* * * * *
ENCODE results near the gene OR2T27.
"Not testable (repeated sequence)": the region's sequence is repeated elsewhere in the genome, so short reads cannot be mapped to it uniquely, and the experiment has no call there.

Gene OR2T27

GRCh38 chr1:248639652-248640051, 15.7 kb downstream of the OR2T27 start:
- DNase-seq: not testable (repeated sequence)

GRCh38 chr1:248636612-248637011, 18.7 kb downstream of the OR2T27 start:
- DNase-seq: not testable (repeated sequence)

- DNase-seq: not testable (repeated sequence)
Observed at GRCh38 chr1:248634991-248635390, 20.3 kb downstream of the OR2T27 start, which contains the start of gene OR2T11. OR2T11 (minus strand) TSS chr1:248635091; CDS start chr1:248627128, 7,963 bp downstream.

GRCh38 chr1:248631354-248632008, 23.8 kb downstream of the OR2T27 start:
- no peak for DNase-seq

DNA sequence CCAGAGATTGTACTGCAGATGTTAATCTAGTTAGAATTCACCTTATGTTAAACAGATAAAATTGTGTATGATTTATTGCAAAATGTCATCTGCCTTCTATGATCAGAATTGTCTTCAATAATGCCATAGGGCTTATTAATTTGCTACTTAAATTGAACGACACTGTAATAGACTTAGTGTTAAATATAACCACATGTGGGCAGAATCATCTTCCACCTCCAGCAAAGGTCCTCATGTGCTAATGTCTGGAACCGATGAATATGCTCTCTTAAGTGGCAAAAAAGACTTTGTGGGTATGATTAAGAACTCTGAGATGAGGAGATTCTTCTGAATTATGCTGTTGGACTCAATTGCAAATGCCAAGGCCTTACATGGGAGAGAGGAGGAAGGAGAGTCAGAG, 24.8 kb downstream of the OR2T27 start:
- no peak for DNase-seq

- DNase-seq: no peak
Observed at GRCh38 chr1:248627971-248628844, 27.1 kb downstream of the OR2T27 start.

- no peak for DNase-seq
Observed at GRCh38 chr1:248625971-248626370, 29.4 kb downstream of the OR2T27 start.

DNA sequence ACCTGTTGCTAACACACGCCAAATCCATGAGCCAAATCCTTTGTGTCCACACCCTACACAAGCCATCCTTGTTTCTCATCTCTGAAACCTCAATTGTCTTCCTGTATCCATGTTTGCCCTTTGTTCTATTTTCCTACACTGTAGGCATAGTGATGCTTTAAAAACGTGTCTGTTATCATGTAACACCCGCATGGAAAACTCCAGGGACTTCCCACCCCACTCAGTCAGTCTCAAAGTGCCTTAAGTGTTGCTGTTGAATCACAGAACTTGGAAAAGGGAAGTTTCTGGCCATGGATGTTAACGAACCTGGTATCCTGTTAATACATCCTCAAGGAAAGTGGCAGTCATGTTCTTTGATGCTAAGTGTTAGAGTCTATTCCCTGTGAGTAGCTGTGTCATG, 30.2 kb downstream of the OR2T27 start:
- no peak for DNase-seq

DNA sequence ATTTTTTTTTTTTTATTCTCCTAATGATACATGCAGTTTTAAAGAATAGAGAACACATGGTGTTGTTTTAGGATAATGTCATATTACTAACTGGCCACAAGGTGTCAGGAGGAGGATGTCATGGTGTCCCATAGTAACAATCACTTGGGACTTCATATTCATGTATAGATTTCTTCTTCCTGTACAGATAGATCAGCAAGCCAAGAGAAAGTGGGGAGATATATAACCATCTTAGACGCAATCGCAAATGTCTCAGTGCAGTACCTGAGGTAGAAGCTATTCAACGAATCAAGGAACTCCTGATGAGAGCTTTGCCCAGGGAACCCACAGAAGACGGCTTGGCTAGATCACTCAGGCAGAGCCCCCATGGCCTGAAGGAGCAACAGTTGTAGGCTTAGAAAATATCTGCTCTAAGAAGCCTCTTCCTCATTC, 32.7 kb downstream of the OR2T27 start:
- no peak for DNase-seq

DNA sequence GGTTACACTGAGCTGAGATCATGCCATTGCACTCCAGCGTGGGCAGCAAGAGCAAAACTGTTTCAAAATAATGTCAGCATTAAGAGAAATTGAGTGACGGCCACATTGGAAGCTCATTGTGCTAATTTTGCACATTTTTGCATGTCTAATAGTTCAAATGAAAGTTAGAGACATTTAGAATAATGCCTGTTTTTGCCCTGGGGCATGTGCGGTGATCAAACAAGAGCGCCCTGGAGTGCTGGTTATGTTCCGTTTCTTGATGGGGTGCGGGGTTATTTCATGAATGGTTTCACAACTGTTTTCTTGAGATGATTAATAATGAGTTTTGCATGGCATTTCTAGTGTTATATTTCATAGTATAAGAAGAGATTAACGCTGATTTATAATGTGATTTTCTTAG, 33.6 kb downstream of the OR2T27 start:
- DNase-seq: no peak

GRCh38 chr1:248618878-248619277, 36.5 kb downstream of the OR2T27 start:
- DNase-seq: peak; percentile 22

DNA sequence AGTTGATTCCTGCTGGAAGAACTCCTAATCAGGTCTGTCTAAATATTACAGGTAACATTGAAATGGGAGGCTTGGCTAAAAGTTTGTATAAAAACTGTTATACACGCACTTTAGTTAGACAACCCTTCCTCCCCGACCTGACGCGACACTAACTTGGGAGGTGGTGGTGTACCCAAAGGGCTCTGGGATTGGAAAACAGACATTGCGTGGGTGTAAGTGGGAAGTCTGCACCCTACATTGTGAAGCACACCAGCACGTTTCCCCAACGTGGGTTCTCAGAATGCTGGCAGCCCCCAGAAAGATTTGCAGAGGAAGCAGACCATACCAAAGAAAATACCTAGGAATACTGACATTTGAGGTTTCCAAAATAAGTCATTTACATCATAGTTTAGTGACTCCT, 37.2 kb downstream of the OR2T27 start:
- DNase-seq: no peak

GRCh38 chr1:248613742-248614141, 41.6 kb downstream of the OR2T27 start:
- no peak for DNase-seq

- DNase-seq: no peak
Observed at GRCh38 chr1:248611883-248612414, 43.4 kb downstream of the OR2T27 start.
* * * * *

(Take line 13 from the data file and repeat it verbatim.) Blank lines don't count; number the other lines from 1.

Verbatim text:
- no peak for DNase-seq